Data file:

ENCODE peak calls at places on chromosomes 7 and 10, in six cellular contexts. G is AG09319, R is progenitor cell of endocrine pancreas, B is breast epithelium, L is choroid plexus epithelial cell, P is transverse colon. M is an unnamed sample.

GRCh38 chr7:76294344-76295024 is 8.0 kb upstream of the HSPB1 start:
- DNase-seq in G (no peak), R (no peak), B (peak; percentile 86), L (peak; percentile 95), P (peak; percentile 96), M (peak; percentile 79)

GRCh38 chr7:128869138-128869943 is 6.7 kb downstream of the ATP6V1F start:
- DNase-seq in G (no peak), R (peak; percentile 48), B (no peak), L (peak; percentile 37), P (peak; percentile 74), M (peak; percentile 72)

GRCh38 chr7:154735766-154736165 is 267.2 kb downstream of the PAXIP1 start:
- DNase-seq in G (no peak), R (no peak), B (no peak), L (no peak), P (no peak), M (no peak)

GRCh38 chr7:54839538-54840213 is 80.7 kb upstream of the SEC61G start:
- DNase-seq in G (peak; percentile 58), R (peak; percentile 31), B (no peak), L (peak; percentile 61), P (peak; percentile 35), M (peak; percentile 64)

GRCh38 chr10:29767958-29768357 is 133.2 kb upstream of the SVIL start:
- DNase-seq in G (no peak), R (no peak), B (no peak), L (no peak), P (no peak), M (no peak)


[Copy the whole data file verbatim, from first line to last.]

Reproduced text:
ENCODE peak calls at places on chromosomes 7 and 10, in six cellular contexts. G is AG09319, R is progenitor cell of endocrine pancreas, B is breast epithelium, L is choroid plexus epithelial cell, P is transverse colon. M is an unnamed sample.

GRCh38 chr7:76294344-76295024 is 8.0 kb upstream of the HSPB1 start:
- DNase-seq in G (no peak), R (no peak), B (peak; percentile 86), L (peak; percentile 95), P (peak; percentile 96), M (peak; percentile 79)

GRCh38 chr7:128869138-128869943 is 6.7 kb downstream of the ATP6V1F start:
- DNase-seq in G (no peak), R (peak; percentile 48), B (no peak), L (peak; percentile 37), P (peak; percentile 74), M (peak; percentile 72)

GRCh38 chr7:154735766-154736165 is 267.2 kb downstream of the PAXIP1 start:
- DNase-seq in G (no peak), R (no peak), B (no peak), L (no peak), P (no peak), M (no peak)

GRCh38 chr7:54839538-54840213 is 80.7 kb upstream of the SEC61G start:
- DNase-seq in G (peak; percentile 58), R (peak; percentile 31), B (no peak), L (peak; percentile 61), P (peak; percentile 35), M (peak; percentile 64)

GRCh38 chr10:29767958-29768357 is 133.2 kb upstream of the SVIL start:
- DNase-seq in G (no peak), R (no peak), B (no peak), L (no peak), P (no peak), M (no peak)